I have been, for most of my career, a photojournalist. In this context, I have been interested in interpreting through photography, stories and narratives that I encounter in the world. Here the camera is the tool with which I focus outwards. That said, I find myself in the unusual position of perusing a photographic endeavor whose only narrative is the internal processes of photography itself.
These pictures are taken with a camera that is, by most definitions, broken: an old Polaroid SX-70 camera rescued from a yard sale. I've always loved this camera. It is an ingeniously conceived, complicated bundle of gears and switches with hundreds of moving parts packed in tight like a chrome and leather pistol.
With its first use I realized the camera wasn't functioning properly. It sometimes spills out two pictures at a time and the film often gets stuck in the gears, exposing and mangling the images in unpredictable ways. Over time I've figured out how to control and accentuate aspects of the camera's flaws but the images themselves are always a surprise. Each one is determined by the idiosyncrasies of the film and the camera.
This project, Ruined Polaroids, is an unintended exploration into the three-dimensional physical character of an antiquated photographic medium that touches on subjects from the artistic value of chance, to questions of what constitutes a photograph. I say unintended because what I'm focusing on here is a technological anomaly. The failure of a process.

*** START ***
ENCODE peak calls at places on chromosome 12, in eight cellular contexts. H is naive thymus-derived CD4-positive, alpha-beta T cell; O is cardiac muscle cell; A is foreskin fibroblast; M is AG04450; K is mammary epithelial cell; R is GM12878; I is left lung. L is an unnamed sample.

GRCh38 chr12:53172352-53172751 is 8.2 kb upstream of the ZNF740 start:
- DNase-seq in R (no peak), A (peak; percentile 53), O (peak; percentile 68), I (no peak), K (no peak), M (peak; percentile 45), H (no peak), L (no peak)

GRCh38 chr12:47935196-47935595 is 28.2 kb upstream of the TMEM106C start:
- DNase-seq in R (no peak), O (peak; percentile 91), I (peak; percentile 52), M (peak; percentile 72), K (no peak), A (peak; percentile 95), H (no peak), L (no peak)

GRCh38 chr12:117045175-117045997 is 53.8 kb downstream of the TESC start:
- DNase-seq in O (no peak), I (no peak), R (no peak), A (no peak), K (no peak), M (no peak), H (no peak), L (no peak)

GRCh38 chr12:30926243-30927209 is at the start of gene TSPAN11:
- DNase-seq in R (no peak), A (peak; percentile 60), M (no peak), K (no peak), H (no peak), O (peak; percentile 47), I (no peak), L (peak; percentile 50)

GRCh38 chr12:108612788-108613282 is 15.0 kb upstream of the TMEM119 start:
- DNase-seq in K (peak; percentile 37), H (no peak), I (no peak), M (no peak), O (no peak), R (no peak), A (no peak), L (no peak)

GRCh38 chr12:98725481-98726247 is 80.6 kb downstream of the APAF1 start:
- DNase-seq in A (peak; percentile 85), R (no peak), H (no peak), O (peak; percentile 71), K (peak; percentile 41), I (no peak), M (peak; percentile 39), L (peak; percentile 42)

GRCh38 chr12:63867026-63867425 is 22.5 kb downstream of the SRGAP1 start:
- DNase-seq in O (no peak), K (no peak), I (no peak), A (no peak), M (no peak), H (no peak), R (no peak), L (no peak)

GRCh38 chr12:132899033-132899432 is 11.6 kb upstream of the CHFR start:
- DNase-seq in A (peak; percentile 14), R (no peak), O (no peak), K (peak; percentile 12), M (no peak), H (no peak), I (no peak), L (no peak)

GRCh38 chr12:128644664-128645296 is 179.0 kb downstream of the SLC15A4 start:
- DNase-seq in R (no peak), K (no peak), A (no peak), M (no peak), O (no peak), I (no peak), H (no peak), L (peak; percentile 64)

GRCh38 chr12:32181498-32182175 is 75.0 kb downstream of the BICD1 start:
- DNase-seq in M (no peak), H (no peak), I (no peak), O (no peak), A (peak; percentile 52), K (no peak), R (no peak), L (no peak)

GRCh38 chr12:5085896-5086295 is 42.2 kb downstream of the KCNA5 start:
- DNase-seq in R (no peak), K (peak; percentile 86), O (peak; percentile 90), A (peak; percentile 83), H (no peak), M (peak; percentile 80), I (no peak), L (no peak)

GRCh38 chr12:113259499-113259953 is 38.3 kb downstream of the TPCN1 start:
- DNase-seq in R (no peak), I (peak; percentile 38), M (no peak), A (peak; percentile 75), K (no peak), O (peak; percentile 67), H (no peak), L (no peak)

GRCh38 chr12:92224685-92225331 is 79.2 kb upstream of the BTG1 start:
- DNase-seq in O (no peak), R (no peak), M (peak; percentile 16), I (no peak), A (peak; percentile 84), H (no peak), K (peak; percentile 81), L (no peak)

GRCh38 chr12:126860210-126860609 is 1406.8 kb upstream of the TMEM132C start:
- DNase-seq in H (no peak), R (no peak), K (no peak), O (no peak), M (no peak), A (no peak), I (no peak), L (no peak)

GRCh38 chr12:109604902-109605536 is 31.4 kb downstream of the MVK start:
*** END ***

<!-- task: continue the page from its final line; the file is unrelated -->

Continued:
— William Miller
FeatureRuined PolaroidsYears ago, William Miller rescued a damaged Polaroid SX-70 camera from a yard sale, and learned how to control and accentuate aspects of the camera’s flaws. Yet the images themselves are always a surprise.View Images
Years ago, William Miller rescued a damaged Polaroid SX-70 camera from a yard sale, and learned how to control and accentuate aspects of the camera’s flaws. Yet the images themselves are always a surprise.View Images
Years ago, William Miller rescued a damaged Polaroid SX-70 camera from a yard sale, and learned how to control and accentuate aspects of the camera’s flaws. Yet the images themselves are always a surprise.
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